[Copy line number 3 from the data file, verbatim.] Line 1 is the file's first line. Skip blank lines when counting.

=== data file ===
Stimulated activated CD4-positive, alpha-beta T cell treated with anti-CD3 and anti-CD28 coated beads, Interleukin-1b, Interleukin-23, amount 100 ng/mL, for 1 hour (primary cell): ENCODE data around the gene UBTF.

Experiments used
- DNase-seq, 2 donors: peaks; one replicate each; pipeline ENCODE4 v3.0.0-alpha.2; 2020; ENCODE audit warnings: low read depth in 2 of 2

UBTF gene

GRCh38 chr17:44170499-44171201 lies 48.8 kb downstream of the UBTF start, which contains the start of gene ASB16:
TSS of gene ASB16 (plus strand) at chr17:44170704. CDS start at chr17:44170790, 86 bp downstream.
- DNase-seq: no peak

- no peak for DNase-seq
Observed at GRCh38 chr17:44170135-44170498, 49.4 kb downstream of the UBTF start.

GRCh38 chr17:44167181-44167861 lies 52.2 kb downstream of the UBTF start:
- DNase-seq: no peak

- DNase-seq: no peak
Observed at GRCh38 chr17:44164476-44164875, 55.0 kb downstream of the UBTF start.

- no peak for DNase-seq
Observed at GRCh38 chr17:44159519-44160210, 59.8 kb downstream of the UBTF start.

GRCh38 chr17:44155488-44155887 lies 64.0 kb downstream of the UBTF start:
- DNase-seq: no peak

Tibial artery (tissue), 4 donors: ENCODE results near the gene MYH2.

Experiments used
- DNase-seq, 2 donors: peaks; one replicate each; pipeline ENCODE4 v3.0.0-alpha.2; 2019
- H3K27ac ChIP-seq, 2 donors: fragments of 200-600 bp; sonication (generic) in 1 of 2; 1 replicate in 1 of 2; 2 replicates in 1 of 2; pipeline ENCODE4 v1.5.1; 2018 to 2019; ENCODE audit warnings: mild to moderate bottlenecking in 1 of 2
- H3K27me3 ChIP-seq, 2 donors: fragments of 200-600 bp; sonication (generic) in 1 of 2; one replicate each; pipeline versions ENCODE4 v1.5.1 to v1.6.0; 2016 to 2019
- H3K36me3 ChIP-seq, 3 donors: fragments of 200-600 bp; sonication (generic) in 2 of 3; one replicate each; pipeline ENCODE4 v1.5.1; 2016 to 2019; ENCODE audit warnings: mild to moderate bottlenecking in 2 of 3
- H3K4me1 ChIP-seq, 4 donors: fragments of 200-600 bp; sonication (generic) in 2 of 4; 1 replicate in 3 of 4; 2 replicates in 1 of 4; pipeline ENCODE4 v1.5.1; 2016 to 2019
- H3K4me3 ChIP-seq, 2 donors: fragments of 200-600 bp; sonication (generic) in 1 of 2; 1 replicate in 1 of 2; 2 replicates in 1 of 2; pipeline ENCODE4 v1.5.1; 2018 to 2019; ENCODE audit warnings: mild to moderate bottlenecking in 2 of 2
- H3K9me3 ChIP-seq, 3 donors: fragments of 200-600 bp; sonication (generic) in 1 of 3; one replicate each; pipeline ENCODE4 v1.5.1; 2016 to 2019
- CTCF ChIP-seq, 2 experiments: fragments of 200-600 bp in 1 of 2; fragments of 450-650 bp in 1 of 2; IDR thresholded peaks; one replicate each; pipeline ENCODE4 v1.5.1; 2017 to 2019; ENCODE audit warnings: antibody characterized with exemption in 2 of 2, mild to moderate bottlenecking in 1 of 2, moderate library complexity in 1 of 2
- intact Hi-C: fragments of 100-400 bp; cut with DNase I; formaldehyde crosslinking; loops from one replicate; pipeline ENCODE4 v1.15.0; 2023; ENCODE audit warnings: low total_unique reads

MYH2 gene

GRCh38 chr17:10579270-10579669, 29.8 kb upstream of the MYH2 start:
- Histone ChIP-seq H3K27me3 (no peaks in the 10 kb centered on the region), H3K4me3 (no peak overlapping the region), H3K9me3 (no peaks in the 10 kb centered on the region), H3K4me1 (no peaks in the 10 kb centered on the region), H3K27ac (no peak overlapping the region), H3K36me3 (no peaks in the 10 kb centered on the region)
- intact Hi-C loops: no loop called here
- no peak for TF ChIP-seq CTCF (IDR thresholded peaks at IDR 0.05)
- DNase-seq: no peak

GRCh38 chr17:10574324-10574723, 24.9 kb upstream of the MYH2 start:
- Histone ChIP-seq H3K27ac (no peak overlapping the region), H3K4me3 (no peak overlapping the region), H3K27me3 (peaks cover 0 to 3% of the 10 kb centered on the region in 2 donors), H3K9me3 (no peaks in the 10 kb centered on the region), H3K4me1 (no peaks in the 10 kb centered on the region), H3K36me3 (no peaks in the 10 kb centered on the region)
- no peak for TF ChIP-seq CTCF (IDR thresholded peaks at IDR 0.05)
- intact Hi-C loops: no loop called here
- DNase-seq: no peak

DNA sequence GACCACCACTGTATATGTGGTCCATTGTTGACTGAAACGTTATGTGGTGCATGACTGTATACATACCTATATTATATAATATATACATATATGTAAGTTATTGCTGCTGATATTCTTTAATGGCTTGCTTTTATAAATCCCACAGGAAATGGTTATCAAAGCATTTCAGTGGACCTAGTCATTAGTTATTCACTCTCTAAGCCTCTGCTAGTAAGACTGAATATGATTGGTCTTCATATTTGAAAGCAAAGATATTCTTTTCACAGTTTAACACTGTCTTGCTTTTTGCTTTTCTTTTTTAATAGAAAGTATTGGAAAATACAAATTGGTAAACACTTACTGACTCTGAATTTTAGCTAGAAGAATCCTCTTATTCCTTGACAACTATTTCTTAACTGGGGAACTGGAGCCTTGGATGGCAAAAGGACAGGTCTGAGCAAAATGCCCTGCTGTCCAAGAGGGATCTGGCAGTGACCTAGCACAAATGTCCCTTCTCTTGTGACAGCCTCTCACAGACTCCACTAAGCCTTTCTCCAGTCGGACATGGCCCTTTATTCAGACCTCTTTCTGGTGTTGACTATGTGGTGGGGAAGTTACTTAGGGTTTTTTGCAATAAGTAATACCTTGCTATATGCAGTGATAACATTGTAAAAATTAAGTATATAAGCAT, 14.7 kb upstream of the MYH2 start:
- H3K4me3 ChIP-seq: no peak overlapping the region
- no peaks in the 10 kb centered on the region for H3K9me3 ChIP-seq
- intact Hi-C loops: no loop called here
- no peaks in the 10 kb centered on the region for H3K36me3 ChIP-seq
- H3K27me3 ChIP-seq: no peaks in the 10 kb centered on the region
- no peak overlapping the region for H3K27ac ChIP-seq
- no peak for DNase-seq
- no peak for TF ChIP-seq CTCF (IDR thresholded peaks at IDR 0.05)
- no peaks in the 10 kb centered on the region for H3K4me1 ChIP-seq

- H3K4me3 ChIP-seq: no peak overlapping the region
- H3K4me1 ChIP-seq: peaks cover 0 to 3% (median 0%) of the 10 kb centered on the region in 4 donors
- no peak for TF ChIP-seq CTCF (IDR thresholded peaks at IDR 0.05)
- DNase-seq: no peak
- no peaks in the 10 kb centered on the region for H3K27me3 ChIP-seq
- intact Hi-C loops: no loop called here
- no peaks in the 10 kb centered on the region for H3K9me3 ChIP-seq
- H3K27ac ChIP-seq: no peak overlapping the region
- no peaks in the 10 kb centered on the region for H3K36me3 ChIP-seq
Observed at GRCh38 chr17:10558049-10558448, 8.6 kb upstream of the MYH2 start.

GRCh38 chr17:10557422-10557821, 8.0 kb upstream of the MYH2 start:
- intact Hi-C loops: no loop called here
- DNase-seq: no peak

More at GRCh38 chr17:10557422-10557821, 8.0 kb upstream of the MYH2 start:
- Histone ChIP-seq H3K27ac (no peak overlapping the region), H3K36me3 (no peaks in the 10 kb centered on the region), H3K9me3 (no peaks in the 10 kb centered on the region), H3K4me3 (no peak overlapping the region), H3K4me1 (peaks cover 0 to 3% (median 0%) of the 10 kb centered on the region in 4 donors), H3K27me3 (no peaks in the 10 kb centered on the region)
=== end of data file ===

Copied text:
- DNase-seq, 2 donors: peaks; one replicate each; pipeline ENCODE4 v3.0.0-alpha.2; 2020; ENCODE audit warnings: low read depth in 2 of 2